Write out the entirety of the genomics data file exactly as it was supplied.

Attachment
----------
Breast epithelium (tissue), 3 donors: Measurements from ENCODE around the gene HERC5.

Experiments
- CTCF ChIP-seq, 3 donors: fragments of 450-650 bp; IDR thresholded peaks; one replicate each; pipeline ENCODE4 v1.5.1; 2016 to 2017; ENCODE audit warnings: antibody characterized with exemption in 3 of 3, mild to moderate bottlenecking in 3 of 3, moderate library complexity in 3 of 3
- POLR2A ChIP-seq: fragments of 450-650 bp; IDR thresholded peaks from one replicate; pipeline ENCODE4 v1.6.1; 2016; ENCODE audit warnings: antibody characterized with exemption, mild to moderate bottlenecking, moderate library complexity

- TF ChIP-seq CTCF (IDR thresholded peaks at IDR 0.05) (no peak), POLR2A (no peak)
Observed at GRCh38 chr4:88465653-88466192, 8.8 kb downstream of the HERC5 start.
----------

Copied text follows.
Breast epithelium (tissue), 3 donors: Measurements from ENCODE around the gene HERC5.

Experiments
- CTCF ChIP-seq, 3 donors: fragments of 450-650 bp; IDR thresholded peaks; one replicate each; pipeline ENCODE4 v1.5.1; 2016 to 2017; ENCODE audit warnings: antibody characterized with exemption in 3 of 3, mild to moderate bottlenecking in 3 of 3, moderate library complexity in 3 of 3
- POLR2A ChIP-seq: fragments of 450-650 bp; IDR thresholded peaks from one replicate; pipeline ENCODE4 v1.6.1; 2016; ENCODE audit warnings: antibody characterized with exemption, mild to moderate bottlenecking, moderate library complexity

- TF ChIP-seq CTCF (IDR thresholded peaks at IDR 0.05) (no peak), POLR2A (no peak)
Observed at GRCh38 chr4:88465653-88466192, 8.8 kb downstream of the HERC5 start.